Anna Christie is a 1921 play by Eugene O'Neill. Set sometime around 1910, it opens with Chris Christopherson, a hard-drinking, lifelong sailor who now captains a barge, going to drink at his favorite bar. Chris receives a letter from his daughter Anna, who he hasn't seen in fifteen years, since she was five years old. Anna, who was sent to live with maternal relations in Minnesota, has come to New York to look her father up. Chris is under the impression that his daughter has been working as a nurse and governess, but it quickly becomes apparent that Anna is actually a hard-bitten prostitute.
Chris, who regards the sea as a malevolent force, doesn't want to take his daughter aboard his barge, but Anna loves the sea, and tells her father that her time on board has cleansed her. Complications arise when Chris and his barge rescue the survivors of a shipwreck, including Mat Burke, a beefy Irish stoker who takes an immediate fancy to Anna. They fall in love, but Chris, horrified at the prospect that his daughter might marry a sailor, tries to kill the relationship. Anna's anger at the controlling natures of her father and boyfriend leads to a long dramatic setpiece in which she reveals the truth of her past to both of them.
O'Neill's play won the Pulitzer Prize in 1922. It was made into a silent film in 1923, and then in 1930 it was adapted into a major MGM production starring Greta Garbo as Anna. MGM marketed the film, Garbo's first sound picture, with the tagline "GARBO TALKS!" The film was a major success, earning four Academy Award nominations and ensuring that Garbo's career would continue to prosper in sound films. Right after shooting wrapped on the movie, MGM shot a German-language version with Garbo and an otherwise new supporting cast. In an interesting trivia, George Marion played the father in the original stage production, the 1923 silent and the 1930 talkie.
- Ambiguous Ending: Superficially a Happy Ending, as Mat and Anna reconcile and agree to marry, and Chris drops his objections. But there's a mood of foreboding and uncertainty as well, after Mat is rattled to find out that Anna was a prostitute/isn't Catholic, and Chris and Mat are both shocked to find out that they have signed up to sail on the same ship. Anna speaks with what a stage direction calls "forced gaiety", saying "Cut out the gloom", but the play and the 1930 film end with a doom-laden line from Chris (see You Can't Fight Fate below). The play ends with what a stage direction describes as "the muffled, mournful wail of steamers' whistles."
- Amusement Park: In the film, Mat takes Anna on a date to an amusement park.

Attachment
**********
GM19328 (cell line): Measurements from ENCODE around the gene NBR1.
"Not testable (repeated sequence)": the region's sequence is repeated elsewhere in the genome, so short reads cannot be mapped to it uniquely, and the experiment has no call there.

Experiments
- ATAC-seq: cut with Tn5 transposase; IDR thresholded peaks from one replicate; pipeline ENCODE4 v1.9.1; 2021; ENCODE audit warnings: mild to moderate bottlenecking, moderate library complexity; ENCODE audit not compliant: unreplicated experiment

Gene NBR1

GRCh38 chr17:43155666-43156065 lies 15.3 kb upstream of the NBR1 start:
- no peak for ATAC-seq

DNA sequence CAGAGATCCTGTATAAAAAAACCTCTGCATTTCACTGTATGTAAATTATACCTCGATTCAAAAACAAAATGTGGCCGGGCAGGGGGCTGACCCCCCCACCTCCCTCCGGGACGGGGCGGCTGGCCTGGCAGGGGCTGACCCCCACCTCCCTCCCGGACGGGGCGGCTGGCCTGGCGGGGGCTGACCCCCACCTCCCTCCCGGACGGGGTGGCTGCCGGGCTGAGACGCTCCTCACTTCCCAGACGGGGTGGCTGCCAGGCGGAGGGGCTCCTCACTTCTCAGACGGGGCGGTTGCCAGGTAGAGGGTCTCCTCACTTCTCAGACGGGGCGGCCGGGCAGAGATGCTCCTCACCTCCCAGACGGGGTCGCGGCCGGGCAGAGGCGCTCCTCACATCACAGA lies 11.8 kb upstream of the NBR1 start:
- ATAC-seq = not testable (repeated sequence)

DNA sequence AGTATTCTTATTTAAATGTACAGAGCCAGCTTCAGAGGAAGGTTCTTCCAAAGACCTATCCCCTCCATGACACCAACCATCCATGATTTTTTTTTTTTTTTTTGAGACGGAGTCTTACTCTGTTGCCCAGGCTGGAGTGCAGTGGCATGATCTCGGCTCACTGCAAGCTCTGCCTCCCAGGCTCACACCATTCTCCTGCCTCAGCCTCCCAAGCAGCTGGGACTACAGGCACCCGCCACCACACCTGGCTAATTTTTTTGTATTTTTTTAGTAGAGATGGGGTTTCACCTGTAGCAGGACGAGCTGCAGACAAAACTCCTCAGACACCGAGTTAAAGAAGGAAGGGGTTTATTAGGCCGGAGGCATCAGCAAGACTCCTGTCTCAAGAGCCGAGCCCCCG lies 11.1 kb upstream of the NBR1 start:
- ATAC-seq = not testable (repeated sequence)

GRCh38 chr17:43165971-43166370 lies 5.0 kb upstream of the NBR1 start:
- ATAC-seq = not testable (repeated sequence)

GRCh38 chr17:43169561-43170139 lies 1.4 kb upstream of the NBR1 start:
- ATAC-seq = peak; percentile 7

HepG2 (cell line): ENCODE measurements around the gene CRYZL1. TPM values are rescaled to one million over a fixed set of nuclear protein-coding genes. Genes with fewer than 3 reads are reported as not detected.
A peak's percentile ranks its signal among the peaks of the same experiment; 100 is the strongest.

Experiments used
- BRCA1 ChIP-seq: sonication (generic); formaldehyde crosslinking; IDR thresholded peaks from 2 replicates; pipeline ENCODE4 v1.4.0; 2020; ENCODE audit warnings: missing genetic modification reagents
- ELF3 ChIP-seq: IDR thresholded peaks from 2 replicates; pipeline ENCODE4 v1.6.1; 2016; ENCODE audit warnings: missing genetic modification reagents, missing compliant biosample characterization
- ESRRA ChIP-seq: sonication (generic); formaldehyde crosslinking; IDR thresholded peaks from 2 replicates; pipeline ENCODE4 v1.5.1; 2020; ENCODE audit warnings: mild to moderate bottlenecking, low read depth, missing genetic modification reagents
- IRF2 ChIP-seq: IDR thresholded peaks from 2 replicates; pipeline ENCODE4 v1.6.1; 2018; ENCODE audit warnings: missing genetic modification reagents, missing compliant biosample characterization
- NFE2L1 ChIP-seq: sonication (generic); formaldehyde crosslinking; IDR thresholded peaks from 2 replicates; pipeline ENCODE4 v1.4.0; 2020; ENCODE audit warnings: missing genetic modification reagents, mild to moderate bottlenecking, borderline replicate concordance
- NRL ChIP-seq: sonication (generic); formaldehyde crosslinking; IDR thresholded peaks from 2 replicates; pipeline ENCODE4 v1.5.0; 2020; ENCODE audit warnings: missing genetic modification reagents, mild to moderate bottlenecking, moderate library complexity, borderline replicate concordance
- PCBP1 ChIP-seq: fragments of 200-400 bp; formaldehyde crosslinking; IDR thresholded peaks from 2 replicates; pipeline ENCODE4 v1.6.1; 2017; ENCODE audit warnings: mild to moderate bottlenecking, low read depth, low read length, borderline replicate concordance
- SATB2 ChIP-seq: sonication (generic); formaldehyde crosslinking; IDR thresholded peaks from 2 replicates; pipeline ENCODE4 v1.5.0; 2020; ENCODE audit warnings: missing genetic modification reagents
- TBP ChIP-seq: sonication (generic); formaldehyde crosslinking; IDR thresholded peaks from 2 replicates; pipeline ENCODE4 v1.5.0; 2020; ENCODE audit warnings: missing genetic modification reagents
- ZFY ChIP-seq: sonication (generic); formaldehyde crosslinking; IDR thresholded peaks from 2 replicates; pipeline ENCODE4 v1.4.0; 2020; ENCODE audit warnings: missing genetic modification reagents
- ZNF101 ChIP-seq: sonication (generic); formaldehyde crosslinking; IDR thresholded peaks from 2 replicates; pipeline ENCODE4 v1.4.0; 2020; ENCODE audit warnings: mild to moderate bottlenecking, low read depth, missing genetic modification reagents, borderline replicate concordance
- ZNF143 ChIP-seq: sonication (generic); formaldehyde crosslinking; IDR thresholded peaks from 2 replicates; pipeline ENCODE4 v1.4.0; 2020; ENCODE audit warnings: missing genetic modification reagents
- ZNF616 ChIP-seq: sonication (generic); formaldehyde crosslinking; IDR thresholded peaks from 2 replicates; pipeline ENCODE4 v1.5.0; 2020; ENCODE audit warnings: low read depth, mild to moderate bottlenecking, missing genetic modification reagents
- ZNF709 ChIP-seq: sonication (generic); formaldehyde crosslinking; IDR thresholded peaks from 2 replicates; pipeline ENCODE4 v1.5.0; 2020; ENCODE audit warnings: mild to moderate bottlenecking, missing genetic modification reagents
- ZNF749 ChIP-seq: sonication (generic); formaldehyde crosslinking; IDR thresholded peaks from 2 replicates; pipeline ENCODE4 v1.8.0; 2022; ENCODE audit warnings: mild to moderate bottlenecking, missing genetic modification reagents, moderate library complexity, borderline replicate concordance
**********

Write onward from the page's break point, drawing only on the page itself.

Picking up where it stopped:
- Bowdlerization: Anna was a prostitute, but thanks to the Hays Code, it was changed to "a lurid past".
- Defiled Forever: Anna's belief about herself, which is why she initially rebuffs Mat. Mat thinks this himself once he's learned the truth.
- Does Not Like Men: Anna is quite bitter about men after her time as a prostitute.
- The Drunken Sailor: In Chris's first scene, he comes stumbling into a bar drunk. Chris and Mat both go on benders after Anna tells the truth about her past.
- Lady Drunk: Marthy, Chris's boozy, sarcastic companion, described in the play as having "a thick red nose" and "bloodshot blue eyes". Nevertheless she cheerfully agrees to step aside so that Anna can live with her father. Anna is a younger version—she even tells Marthy "You're me forty years from now."
- Love at First Sight: Mat is proposing marriage to Anna after knowing her for less than an hour.Anna: Proposing—to me! for Gawd's sake!—on such short acquaintance?
- Parental Abandonment: When Anna was a small child, Chris was constantly away at sea. Then when her mother died when Anna was five, Chris sent her off to live with maternal relatives, who abused her and raped her until she escapes. Chris claims he did it to protect her from the sea, but Anna blames him for all the suffering she's gone through.
- Parental Marriage Veto: Despite only knowing Anna for a short time, Chris tries hard to exercise this.
- Protagonist Title: Anna shortened "Christopherson" to "Christie".
- You Can't Fight Fate: Chris especially believes this, blaming the sea and its dirty tricks. The last line of dialogue in the play emphasizes this.Chris: Fog, fog, fog, all bloody time. You cant see vhere you vas going, no. Only dat ole davil, seashe knows!